Whenever I get an email asking for advice about starting a podcast, I always cringe after I ask what the show will be about and hear, “It’ll just be me and my friends talking about geeky stuff.” You’re allowed to podcasting however and about whatever you want, but I have news for you: Unless you are famous, nobody wants to hear you and your friends talk about random geeky stuff. As my fellow podcaster Chris Cowan said, “[Listeners are] only interested in…something that piques their interest…Talking about random stuff is not going to pique someone’s interest…talking about their favorite TV show, activity or subject matter [will].” In other words:

    [click to continue…]

    I can’t believe I’ve written four of these How I Podcast articles. It’s interesting to go back and see how things have changed. Most of those changes have been in equipment and procedure. [click to continue…]

    Today I had a friend send me a Facebook message that linked to a Behringer Podcasting Kit mentioning that he was interested in possibly getting into podcasting. He wanted to know if the kit would meet all of his needs. I found that though you could podcast with it… it’s not what I would suggest to someone just starting out.

    I did some research and put together what I consider to be the best and cheapest setup or kit for podcasting. I put so much work into it that I thought I’d turn it into a post and share it here on the NLCast website.

    There are cheaper kits out there… but if you go this route your sound quality will rival any podcast out there. Plus, if you go cheap, you’ll just end up replacing everything anyway spending more money in the long run.

    [click to continue…]

    Looking around recently at a few of my fellow podcaster’s websites I was surprised to find how many didn’t have simple ways to subscribe to their show or to get in contact with the hosts.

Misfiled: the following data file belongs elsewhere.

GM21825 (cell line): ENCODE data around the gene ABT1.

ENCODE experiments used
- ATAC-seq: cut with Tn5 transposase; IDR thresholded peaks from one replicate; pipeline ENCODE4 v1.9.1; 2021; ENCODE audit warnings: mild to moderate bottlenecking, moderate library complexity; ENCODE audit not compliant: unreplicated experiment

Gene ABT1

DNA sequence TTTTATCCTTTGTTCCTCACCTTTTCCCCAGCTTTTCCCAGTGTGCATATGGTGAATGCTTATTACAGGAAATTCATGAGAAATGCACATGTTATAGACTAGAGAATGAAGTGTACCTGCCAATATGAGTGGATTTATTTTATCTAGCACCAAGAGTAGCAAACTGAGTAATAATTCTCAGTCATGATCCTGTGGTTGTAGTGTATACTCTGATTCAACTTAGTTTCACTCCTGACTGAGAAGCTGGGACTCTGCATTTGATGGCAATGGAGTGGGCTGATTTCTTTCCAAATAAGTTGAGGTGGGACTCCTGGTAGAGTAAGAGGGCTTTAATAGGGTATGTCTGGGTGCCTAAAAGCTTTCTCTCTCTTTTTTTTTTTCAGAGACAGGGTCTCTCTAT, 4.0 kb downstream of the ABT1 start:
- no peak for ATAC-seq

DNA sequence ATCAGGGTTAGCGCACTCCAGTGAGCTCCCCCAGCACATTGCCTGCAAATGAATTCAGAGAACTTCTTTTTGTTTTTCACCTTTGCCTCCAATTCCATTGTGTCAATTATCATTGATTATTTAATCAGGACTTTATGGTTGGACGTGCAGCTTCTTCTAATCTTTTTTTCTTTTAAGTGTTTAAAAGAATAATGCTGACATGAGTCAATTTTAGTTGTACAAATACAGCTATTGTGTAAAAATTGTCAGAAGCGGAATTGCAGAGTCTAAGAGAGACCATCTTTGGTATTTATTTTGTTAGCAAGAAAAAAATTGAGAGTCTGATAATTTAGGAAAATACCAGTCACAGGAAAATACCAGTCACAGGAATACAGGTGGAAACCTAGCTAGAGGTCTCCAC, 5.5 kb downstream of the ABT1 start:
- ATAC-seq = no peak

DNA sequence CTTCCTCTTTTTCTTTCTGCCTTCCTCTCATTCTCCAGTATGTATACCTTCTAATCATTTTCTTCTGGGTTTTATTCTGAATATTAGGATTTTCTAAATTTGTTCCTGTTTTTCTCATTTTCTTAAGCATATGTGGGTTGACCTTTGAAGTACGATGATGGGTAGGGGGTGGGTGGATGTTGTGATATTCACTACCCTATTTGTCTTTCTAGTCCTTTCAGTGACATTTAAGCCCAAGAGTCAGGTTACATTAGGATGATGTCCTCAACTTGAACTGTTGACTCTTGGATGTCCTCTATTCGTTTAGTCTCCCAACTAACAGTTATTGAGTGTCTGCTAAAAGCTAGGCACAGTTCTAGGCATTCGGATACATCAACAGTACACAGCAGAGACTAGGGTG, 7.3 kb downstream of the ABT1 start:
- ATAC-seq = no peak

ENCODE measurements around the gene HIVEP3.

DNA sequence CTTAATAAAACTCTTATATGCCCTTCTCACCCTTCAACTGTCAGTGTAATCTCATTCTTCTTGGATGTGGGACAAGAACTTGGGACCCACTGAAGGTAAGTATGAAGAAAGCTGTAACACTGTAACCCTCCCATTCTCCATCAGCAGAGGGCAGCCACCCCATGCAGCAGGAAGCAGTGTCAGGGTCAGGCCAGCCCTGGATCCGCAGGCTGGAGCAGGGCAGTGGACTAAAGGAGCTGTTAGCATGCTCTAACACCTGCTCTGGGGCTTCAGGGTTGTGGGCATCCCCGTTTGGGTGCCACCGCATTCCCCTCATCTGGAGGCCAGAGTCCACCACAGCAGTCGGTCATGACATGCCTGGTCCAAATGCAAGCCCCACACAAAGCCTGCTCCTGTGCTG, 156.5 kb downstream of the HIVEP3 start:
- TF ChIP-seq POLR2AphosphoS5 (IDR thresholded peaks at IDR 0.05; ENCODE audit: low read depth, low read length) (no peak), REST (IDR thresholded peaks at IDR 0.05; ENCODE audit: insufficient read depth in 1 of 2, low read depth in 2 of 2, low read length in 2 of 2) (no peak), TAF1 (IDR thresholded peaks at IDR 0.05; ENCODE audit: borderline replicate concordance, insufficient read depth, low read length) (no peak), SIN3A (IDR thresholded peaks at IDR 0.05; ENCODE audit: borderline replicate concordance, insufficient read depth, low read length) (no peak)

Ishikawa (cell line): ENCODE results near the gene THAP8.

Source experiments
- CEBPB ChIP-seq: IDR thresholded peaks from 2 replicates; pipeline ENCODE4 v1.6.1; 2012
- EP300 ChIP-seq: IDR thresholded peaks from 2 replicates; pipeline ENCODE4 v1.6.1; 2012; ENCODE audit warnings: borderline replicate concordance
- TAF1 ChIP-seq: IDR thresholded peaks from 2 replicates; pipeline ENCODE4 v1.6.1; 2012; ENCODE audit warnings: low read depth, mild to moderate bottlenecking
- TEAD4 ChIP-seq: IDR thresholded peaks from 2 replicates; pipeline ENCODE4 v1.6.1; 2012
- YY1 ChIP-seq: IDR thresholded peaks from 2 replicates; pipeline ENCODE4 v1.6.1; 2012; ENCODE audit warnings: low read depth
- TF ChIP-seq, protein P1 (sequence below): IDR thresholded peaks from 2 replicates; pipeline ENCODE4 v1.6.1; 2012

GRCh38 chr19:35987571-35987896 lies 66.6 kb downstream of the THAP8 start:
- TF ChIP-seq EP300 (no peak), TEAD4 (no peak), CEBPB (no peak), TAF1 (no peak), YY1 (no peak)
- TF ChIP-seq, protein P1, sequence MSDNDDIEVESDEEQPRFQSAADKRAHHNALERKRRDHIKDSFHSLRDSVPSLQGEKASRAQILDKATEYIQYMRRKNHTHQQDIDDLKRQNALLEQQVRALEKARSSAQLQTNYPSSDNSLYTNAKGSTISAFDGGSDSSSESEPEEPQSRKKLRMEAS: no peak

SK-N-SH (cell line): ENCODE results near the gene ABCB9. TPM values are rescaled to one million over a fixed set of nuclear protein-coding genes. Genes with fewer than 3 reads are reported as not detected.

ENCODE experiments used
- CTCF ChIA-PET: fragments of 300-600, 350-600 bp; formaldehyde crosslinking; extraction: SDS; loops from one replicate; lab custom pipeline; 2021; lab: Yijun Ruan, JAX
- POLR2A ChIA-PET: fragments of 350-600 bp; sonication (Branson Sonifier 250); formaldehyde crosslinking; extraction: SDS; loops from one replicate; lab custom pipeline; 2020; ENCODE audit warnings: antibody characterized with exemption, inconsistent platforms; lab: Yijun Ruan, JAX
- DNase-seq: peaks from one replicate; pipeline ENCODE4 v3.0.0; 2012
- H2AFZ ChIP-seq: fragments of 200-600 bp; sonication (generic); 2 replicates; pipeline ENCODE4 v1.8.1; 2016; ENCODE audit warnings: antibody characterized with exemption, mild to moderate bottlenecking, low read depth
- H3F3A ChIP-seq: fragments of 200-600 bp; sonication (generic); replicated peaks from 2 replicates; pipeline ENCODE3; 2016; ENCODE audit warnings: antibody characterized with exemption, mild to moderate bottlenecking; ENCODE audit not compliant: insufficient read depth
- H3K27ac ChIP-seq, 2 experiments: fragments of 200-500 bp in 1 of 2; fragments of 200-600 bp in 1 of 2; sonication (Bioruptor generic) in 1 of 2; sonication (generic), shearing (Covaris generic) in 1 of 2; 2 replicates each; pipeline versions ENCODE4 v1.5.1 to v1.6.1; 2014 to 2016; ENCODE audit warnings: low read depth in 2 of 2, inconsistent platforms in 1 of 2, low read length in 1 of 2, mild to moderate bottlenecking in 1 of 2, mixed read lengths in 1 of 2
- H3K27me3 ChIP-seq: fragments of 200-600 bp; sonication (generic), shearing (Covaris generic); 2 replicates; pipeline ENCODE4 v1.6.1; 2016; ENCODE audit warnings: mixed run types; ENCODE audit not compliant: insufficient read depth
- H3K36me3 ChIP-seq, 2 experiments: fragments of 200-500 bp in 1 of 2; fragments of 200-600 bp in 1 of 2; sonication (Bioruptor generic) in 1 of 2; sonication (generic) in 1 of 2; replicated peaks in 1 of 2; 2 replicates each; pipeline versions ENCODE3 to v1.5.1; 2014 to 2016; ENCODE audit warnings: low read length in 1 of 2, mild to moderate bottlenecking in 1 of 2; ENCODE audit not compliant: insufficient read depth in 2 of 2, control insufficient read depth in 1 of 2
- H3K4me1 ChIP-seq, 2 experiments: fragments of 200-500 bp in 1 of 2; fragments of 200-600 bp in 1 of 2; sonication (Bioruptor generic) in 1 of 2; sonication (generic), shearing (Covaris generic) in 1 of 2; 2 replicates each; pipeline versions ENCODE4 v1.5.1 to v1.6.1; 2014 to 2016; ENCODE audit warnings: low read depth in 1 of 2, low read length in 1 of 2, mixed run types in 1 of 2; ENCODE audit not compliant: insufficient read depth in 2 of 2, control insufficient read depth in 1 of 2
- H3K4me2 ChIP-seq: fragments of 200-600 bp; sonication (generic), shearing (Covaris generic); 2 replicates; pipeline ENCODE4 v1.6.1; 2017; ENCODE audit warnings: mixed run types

1. A direct link to your RSS feed.
    As a podcaster, your show’s success depends almost exclusively on how many listeners are downloading and listening to your shows. Your site should have an obvious link to your feed.

    2. A direct link to your iTunes listing.
    Love or hate it, iTunes is #1 when it comes to podcast distribution. Almost 95% of all of my downloads come from iTunes. For the folks who find you in iTunes, no biggie… but when you promo your site, when others link to you, they always send visitors to your main website. When they get there then need

    3. A link to a contact page with email, contact form and voice mail line.
    I’ve found that one of the best ways to grow your podcast audience is by word of mouth. People will be more likely to tell their friends about your show if their input has been read or played on it. So provide a contact page with an email address, a contact form, and your voicemail line if you have one.

    4. A brief description of your show.
    When your visitors come to the page, what is going to tell them that you’re not just a blog… that the real feature here is your audio shows? You’ve got to tell them. How you do it is up to you. On Nobody’s Listening’s site I use a subtitle, “A Clean Comedy Podcast” and a small About box in the sidebar that gives a little more information.

    5. A link to your promo.
    When other podcasters want to promote your show, they’re going to need a promo. Don’t make it hard to find. Provide a direct download link, not just a flash player.

    What did I miss? Add your podcast website “must-haves” to the comments.

    You can find other great articles on Podcasting here, including How I Podcast.